Tough Enough: Arbus, Arendt, Didion, McCarthy, Sontag, Weilby Deborah Nelson University of Chicago Press
- Pub Date:
- Pbk 224 pages
- AU$54.99 NZ$58.25
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This book focuses on six brilliant women who are often seen as particularly tough-minded: Simone Weil, Hannah Arendt, Mary McCarthy, Susan Sontag, Diane Arbus, and Joan Didion. Aligned with no single tradition, they escape straightforward categories. Yet their work evinces an affinity of style and philosophical viewpoint that derives from a shared attitude toward suffering. What Mary McCarthy called a “cold eye” was not merely a personal aversion to displays of emotion: it was an unsentimental mode of attention that dictated both ethical positions and aesthetic approaches.
Tough Enough traces the careers of these women and their challenges to the pre-eminence of empathy as the ethical posture from which to examine pain. Their writing and art reveal an adamant belief that the hurts of the world must be treated concretely, directly, and realistically, without recourse to either melodrama or callousness. As Deborah Nelson shows, this stance offers an important counter-tradition to the familiar postwar poles of emotional expressivity on the one hand and cool irony on the other. Ultimately, in its insistence on facing reality without consolation or compensation, this austere “school of the unsentimental” offers new ways to approach suffering in both its spectacular forms and all of its ordinariness.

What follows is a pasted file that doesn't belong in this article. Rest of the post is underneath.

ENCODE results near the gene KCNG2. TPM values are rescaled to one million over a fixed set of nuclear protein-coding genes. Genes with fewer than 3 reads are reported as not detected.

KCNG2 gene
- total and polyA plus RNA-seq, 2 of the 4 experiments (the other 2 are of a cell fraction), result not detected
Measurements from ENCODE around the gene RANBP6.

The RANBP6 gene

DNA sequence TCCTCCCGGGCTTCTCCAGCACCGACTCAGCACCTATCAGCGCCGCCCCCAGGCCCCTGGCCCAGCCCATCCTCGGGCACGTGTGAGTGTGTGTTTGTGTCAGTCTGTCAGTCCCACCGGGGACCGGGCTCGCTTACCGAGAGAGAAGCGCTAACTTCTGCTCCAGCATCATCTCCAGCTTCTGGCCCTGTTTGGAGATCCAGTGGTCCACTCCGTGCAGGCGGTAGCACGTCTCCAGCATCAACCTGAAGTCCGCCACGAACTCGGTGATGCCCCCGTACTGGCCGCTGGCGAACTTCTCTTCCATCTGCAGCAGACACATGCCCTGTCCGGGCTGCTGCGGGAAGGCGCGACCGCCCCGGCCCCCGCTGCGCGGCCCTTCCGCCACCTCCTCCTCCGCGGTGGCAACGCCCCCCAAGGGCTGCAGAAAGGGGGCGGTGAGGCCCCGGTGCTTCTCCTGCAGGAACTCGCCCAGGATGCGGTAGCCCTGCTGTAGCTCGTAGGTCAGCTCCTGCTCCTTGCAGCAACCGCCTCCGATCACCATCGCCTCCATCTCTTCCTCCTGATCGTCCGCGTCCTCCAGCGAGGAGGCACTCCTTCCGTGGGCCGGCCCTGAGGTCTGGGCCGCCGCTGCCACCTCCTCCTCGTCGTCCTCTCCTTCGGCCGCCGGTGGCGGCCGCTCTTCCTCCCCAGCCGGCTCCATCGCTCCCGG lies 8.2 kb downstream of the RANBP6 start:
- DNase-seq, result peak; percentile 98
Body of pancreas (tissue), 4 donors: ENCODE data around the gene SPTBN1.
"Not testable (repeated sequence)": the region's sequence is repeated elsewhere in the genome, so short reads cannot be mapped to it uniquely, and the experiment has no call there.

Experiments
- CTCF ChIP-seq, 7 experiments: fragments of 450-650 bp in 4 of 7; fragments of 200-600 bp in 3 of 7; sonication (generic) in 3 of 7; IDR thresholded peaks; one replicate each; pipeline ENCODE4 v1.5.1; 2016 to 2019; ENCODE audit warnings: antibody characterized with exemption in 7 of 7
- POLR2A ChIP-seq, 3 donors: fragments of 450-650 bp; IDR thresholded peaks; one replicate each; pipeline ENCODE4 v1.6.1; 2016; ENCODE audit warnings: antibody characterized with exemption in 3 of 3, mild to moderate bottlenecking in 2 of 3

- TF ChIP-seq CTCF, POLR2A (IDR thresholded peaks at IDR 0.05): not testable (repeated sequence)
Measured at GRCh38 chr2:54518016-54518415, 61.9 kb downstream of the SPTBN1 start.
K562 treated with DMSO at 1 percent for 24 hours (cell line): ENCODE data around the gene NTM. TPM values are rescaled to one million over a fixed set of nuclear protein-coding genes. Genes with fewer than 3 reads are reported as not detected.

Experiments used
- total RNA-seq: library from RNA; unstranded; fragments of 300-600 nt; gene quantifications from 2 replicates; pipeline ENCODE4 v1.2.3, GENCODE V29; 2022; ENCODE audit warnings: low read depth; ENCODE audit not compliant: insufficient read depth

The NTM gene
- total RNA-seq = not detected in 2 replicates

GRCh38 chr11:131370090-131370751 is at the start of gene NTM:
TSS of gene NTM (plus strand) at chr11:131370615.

Introduction: Tough Enough
1 Simone Weil: Thinking Tragically in the Age of Trauma
2 Hannah Arendt: Irony and Atrocity
3 Mary McCarthy: The Aesthetic of the Fact
4 Susan Sontag: An- aesthetics and Agency
5 Diane Arbus: A Feeling for the Camera
6 Joan Didion: The Question of Self- Pity
“Thanks to Nelson, we now know that these ‘tough’ women share the trait of unsentimentality, which is not a character defect, as their critics often claimed, but a principled commitment, even a style: austere, pitiless, clinical, unwavering. Frankly feminist, Tough Enough argues that while sentimentalism has earned enormous critical attention, the unsentimental has largely gone unprocessed by literary critics and theorists. This superb book about women, style, criticism, politics, and misogyny is the beginning of the end of that.”
- Bonnie Honig, author of Antigone, Interrupted
“Tough Enough is a brilliant defense of coldness. Nelson gathers together six extraordinarily well-known modern women who, one way or another, and often in deep - and sometimes conspicuous - concert, championed theological, philosophical, and political principles, as well as aesthetic practices, which together constitute an important school of the unsentimental. For those who are devoted to these six figures, who can’t get enough of them, and who always knew that they somehow belonged together, this illuminating book will be welcomed as a revelation and confirmation.”
- Jeff Nunokawa, author of Note Book
Deborah Nelson is associate professor of English at the University of Chicago.